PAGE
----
Age-Old Gravestone Art Ban Sparks Lawsuit By Jewish Families
SAN FRANCISCO (AP) _ Leon Rader, an artist whose canvas is a gravestone, says the art he brought from the Ukraine to the city in 1980 made him popular for years among Soviet Jews who emigrated to the San Francisco Bay area.
Now he says he’s stunned and angered that his age-old art has been banned by what may be the city’s only Jewish funeral home.
Rader, who learned his craft from an old master back in Chernovtzy, engraves delicate, life-like portraits of the deceased on gleaming black granite headstones.
″This is a Russian Jewish tradition,″ said Ella Portnoy, whose aunt Lia Solganik died last January.
″When you come to the cemetery, that’s how you want to see them, the way you want to rememeber them,″ she said.
Portnoy and the family of another deceased emigre sued Sinai Memorial Chapel; Eternal Home Cemetery; and Sinai director Gene B. Kaufman, charging them in Superior Court with grave desecration. They are seeking $1 million in damages.
Eternal Home’s policy is set by Sinai, a spokeswoman said. The Associated Press could not reach Sinai attorney William E. Joost for comment on Wednesday.
Rader, however, said Sinai officials told him the ban was because it is against Jewish religion to have graven images. Photographs of the deceased are allowed to be placed into the tombstones.
Rader, a tall, talkative man with a rich Russian accent, called the ban ″unbelievable.″
Rader learned sculpture and painting at an art academy in the Soviet Union, later working in an ″artists’ factory″ painting giant canvasses of Lenin and Marx and other murals glorifying the workers’ revolution.
Later, he studied gravestone art with ″an old master working in a cemetery at Chernovtzy, in the Ukraine, near the Romanian border.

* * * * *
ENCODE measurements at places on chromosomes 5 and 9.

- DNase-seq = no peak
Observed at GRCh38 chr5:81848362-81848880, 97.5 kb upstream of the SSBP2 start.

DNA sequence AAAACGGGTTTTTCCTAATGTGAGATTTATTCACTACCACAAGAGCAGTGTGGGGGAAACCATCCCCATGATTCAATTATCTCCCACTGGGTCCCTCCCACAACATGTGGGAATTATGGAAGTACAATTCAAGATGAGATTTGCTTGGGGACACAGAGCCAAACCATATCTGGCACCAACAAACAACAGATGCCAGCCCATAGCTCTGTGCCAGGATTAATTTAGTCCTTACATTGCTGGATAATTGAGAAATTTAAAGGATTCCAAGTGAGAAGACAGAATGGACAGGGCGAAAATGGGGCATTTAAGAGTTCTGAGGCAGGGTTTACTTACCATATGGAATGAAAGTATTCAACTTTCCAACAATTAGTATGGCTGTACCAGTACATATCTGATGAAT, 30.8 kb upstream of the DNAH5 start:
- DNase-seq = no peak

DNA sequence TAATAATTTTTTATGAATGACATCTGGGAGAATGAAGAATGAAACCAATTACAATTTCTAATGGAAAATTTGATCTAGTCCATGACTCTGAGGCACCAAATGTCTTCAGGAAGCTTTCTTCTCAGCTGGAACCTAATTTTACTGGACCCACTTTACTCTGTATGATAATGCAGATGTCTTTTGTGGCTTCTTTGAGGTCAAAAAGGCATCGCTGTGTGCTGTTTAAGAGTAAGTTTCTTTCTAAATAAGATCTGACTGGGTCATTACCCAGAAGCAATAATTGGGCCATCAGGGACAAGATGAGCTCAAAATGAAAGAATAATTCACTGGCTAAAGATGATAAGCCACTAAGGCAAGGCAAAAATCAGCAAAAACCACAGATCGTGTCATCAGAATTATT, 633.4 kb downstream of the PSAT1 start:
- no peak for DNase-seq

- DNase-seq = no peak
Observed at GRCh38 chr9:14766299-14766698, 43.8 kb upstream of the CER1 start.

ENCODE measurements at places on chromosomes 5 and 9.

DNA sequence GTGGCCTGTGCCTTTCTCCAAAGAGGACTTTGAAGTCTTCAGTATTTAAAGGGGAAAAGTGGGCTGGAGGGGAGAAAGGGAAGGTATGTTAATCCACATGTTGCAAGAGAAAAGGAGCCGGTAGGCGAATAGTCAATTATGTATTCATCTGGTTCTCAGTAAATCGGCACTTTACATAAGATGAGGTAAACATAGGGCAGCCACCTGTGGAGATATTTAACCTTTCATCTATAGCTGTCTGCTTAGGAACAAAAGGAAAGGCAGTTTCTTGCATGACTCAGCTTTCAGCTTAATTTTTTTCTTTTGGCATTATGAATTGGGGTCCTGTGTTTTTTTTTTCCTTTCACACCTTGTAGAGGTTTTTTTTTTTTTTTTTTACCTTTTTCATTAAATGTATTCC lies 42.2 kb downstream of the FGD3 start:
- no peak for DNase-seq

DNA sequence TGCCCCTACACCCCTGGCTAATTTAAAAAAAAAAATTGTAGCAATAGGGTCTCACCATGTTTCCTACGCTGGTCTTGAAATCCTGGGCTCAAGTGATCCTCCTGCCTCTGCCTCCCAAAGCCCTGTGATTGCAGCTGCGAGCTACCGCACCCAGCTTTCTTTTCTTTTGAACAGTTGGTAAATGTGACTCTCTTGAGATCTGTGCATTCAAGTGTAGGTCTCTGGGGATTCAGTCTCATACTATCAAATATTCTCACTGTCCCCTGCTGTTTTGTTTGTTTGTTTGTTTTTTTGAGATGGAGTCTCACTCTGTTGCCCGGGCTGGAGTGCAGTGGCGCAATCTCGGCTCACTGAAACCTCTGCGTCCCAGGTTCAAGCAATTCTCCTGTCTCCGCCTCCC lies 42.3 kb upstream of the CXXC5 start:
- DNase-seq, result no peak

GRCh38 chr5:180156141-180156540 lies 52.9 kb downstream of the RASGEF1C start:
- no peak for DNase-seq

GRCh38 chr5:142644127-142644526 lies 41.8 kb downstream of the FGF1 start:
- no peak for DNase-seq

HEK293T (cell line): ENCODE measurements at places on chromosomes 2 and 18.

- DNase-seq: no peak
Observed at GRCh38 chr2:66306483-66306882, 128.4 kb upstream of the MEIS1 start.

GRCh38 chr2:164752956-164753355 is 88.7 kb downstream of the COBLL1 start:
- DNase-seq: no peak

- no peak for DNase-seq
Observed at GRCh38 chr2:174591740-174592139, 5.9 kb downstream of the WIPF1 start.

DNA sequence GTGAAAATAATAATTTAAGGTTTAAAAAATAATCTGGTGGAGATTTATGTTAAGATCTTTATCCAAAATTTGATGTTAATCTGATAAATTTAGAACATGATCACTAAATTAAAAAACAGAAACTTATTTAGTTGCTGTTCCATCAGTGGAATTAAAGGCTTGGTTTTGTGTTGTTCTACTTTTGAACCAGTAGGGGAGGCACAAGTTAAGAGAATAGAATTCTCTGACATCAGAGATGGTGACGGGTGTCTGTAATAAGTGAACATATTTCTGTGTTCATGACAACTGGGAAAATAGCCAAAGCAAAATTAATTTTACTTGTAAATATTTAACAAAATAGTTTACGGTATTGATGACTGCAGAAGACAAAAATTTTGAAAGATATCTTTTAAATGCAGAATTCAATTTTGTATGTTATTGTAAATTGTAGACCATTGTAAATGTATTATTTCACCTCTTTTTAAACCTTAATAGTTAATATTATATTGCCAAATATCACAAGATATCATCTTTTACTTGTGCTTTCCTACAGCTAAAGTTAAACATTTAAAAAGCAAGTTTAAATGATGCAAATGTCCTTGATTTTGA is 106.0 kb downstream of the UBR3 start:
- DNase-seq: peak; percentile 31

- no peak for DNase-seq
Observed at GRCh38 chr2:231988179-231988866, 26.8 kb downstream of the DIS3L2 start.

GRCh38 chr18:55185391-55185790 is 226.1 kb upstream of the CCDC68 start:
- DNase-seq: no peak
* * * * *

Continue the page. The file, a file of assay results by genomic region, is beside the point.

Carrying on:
″You cannot learn this from nobody,″ Rader said. ″This technique is a secret technique. To do this, you have to be an artist.
″You have to know the material. ... Granite does not forgive a mistake,″ he said.
Rader came to the city in 1980 and in 1984 opened Art Stone Monuments, his business located near Colma, a community of graveyards south of San Francisco.
The dispute began this fall when Rader installed an engraving of a popular member of the Russian Jewish emigre community despite the ban.
According to attorney Richard A. Canatella, Sinai officials were angry and visited Rader’s shop to inspect gravestones for Solganik who died in January at 74, and Simyon Flek, who died in April at 57.
Despite protests by the family that they would use the required stone, cemetery workers dug up huge foundations for gravestones at the head of both graves.
Rader said the Torah teaches that the soul of the dead resides at the grave for 11 months.
″They disturbed her peace,″ said Portnoy, as tears formed in her eyes.
″I can’t even talk about it,″ she said.